Horse Barn Basics

by Matt

What do you really need for your horse barn? Building a stable for your horses can feel like a monumental task. There are so many designs, many of which we’ve covered here at the blog. In fact, you’ll find links to our articles on center-aisle barns, raised center-aisle barns, and shed-row barns at the end of this post. But if you’re just starting to plan your horse barn design, we can get you started with some useful questions to consider.

1. How many horses should I keep on my property? You could ask yourself how many horses you have, or plan to have, but we all know horses have a tendency to multiply! There’s always a friend’s retiring horse which would be perfect for your sister to trail ride, or a racetrack retiree who would be perfect for a talented teenager as soon as he’s had some time off the track, or a pony you found at an auction you just can’t say no to. You might even end up breeding a mare although you never anticipated having a foal around the farm.

So be honest with yourself as you assess your property for the correct horse capacity. Taking into account turn-out space, grazing quality, and climate will help you determine how many horses you can comfortably house on your farm. Then, you can decide how many stalls you need — or how many stalls you need to limit yourself to!

2. What amenities do you need? Some barn amenities might seem like nice-to-have perks, like an inside wash-rack, but when you consider how often you work your horses hard enough to need hosing, versus the weather you can expect to have, it might make sense to add one to your plans. Also consider your time. If you’re constantly pressed for time to ride and train because of all the other barn chores taking up your precious hours, what steps can you eliminate with smart additions to your barn? These might include automatic waterers, or faucets at each stall to fill buckets without dragging a hose down the aisle twice a day.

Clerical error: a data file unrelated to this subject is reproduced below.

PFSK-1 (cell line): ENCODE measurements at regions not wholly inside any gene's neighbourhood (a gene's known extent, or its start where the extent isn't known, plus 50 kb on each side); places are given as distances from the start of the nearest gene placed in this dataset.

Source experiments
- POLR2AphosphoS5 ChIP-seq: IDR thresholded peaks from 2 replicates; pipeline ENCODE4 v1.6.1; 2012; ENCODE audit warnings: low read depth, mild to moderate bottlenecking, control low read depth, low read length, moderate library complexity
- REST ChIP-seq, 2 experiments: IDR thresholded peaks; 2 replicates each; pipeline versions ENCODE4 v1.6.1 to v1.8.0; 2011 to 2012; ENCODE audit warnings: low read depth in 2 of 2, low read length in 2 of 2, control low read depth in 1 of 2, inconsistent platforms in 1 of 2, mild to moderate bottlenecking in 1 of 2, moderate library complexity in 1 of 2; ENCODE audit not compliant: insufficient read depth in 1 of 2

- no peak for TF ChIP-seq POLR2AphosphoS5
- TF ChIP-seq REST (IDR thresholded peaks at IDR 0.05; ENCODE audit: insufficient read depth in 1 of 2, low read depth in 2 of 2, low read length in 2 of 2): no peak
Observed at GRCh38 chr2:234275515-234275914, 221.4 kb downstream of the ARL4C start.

3. Give yourself and your horses plenty of space. It can be tempting to downsize a little on certain aspects of your barn, like your aisle, but when you’re trying to drive a dually loaded to the top with hay bales down your center aisle, you’re going to want that extra space. The same thing goes for stalls. While a ten-by-twelve stall is a good minimum size for many average-sized horses, with small stalls can come messy horses, who can’t find a good spot to lie down without being covered in manure, as well as an added risk of becoming cast.

4. Think safety first. Whenever possible, look for added design elements which can make your barn safer for you and your horses. This might mean bucking tradition in favor of more sensible design. For instance, while many barns have sliding doors set to the side of the stall, you might want to consider placing your stall door in the center of each stall wall, giving plenty of clearance for horse and handler to walk into the stall and circle back to the door without being pushed or crowded against any walls.

5. Make sure you have adequate storage for everything you need — or might need down the line. Draw up a list of equipment and supplies, from tack to hay, and determine where in your barn it’s going to live. When you do so, you can consider the pros and cons of different storage options, such as splitting one room into storage for both tack and feed, against your buildable space and budget. This will save some disappointment down the line, as you might just find your business or hobby grows beyond your storage capacity and you’re forced to add a shed to your picturesque new barn area!

For more hints on barn design, take a look at our posts on different styles of barns:

Barn Design Pros and Cons: The Center-Aisle Barn

Barn Design Pros and Cons: Shed-Row Barns

Monitor Raised Center-Aisle Barns

Leave a Reply

Your email address will not be published. Required fields are marked *